For example, if you’re sending out a company-wide email, then you’ll need to make sure that it’s clear and concise, as people will only have a limited amount of time to read it.
However, if you’re sending out a more detailed message, then you can keep it clear and concise but direct people to repositories or other channels for more information.
The key is to think about what each group needs to know, and then tailor your message accordingly.
As we mentioned before, there are a lot of different communication channels available, and it can be difficult to know which one to use.
The best way to figure out which channel to use is to think about the message you’re trying to send and the audience you’re trying to reach, as well as looking at any data and trends from similar activities in the past.
For example, if you’re sending out a company-wide announcement, then an email is probably the best channel to use.
However, if you’re trying to have a more informal or instantaneous conversation with your remote team, then the instant messaging channels on Slack might be a better option.
When was the last time you reviewed your tech stack?
If it’s been a while, then it might be time for an update.
There are a lot of great options out there, so take some time to research the different options and find the ones that will work best for your organization.
Consider which tools might be the most suitable for your hybrid team, and invest in those first.
It’s important to celebrate successes, both big and small.
This will help to build a positive company culture and keep employees engaged.
There are a lot of different ways to celebrate success, but some great options include sending out company-wide announcements, hosting virtual happy hours, or giving out spot bonuses.
No matter how you choose to celebrate success, make sure that you do it in a way that makes everyone feel included.
When it comes to internal communications, it’s important to focus on engaging content and initiatives.
This will help to ensure that your employees are actually reading and interacting with the communications that you’re sending out.
Some great ways to create engaging content include using infographics, hosting virtual team buildings, or running contests.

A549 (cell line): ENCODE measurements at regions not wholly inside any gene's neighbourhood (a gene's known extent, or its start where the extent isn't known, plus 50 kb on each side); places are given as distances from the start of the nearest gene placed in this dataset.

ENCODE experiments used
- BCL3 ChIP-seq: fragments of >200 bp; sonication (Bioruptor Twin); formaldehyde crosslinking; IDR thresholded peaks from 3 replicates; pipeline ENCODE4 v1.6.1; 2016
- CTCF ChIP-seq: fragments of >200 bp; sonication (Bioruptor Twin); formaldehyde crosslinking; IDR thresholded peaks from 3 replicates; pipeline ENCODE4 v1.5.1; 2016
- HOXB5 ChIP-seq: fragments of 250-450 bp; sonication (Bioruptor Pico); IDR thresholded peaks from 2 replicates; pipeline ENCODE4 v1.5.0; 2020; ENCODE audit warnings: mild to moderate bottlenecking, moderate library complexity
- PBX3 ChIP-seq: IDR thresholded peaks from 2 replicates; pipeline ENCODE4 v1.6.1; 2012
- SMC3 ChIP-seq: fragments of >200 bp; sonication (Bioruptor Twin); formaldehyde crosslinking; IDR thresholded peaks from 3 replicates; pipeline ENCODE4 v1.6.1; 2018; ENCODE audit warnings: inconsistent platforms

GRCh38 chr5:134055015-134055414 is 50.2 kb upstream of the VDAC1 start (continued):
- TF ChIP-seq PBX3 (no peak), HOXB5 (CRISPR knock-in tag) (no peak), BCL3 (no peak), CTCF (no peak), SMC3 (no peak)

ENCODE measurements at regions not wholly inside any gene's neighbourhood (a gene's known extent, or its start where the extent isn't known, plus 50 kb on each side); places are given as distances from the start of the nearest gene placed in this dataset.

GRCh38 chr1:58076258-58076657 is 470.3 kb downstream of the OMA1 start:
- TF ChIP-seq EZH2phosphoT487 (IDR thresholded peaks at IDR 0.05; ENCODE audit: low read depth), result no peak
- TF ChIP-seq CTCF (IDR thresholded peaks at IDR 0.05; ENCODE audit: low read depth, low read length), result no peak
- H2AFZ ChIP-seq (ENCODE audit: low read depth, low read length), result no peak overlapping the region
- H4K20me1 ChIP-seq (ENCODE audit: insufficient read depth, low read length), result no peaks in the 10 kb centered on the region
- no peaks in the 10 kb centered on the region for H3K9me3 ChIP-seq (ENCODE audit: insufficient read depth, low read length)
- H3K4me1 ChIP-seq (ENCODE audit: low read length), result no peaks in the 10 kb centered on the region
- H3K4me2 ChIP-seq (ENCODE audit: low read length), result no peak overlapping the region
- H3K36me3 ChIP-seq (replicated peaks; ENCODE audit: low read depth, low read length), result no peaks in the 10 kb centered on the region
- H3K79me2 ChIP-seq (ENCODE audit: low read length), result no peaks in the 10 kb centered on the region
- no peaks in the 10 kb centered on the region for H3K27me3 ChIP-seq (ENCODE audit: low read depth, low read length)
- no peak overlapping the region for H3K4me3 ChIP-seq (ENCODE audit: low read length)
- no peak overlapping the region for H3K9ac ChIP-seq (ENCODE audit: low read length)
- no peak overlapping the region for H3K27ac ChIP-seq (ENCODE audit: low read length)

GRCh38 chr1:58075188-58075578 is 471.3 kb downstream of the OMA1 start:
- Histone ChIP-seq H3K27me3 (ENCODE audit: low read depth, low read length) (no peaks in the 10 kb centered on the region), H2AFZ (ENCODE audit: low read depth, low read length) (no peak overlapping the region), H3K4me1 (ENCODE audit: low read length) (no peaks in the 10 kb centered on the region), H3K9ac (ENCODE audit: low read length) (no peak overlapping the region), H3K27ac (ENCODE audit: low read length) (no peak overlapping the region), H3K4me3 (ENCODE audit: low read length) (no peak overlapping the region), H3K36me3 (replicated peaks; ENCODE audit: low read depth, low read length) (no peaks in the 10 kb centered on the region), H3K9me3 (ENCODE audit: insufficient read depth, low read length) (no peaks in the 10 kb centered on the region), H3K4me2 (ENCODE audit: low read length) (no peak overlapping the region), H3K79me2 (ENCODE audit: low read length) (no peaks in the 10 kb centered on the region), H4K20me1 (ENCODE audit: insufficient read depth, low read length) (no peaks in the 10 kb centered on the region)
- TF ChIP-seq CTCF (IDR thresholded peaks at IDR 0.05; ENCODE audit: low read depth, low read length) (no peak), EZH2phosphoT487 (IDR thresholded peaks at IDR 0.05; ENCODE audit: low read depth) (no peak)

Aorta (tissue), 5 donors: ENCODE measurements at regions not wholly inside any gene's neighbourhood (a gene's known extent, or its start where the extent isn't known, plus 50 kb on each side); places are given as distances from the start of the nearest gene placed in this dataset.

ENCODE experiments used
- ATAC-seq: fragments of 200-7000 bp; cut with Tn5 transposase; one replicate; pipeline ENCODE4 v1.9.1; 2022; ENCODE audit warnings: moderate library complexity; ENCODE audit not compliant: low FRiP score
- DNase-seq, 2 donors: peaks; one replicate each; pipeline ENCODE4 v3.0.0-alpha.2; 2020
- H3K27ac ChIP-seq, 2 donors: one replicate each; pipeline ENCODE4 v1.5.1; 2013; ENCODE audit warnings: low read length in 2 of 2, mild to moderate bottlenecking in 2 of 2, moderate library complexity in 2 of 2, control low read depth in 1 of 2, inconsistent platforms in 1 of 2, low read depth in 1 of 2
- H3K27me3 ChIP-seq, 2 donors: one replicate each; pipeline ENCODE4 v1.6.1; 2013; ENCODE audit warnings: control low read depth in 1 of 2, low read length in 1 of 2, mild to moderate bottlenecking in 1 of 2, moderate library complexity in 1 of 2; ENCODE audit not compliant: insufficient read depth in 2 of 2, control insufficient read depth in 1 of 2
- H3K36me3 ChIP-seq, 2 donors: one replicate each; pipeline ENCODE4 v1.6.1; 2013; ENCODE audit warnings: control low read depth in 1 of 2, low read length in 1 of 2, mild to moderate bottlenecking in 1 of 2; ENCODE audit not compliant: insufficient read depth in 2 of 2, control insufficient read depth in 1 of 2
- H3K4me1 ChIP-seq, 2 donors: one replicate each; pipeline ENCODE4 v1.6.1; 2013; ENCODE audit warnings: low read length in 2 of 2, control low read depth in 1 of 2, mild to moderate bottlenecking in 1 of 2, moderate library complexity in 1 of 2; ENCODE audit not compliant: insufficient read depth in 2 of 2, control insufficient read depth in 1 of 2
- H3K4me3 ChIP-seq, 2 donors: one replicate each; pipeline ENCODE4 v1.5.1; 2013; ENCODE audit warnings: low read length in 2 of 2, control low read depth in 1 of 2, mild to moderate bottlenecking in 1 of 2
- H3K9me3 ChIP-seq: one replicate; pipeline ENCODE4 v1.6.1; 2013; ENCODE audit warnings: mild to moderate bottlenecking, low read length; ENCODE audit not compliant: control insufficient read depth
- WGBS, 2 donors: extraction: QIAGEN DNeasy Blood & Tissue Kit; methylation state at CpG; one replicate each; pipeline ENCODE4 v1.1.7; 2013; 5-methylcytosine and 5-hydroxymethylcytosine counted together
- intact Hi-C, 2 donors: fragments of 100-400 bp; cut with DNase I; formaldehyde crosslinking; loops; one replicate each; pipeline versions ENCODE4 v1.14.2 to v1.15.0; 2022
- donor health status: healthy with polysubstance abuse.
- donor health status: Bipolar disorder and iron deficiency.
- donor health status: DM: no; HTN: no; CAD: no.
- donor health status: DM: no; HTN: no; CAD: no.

It’s also important to check in with your team on a regular basis.
This will help you to gauge how effective your internal communications are and make sure that everyone is on the same page, no matter where they are working.
To do this, you can host regular online meetings, send out surveys or simply check in with people regularly on a one-on-one virtual stand-up.
You can also use instant messaging channels to have quick conversations with your team and keep them engaged.
Digital exhaustion is a real problem for many people, and it can lead to burnout.
To combat this, it’s important to take breaks from screens and disconnect from technology on a regular basis.
There are a lot of great ways to do this, but some interesting options include going for walks, taking breaks to talk to co-workers face-to-face (or in an open video chat), or even just taking a few minutes to meditate.
Whatever you do, make sure that you encourage employees to take the time to disconnect from technology.
This will help your team stay refreshed and avoid burnout.
The key to having strong internal communication is to think about what each group needs to know, and then tailor your message accordingly.
It’s also important to use the right channels and review your tech stack on a regular basis.
Additionally, celebrating success and focusing on engaging content and initiatives will help to keep your team engaged.
Finally, don’t forget to check in with your hybrid team regularly and combat digital exhaustion.
If you do all of these things, then you’ll be well on your way to having great internal communications, even in a hybrid workplace.
Patrick Hulbert is the Head of Content at Simplycommunicate. He has experience working as both a journalist and in communications, including leading news and public relations at Oxford University Press and as PR & Communications Director at the British Franchise Association. He has also been the editor of Time Out Doha, and helped LADbible grow its brand and consolidate its position as a leader in the new media space.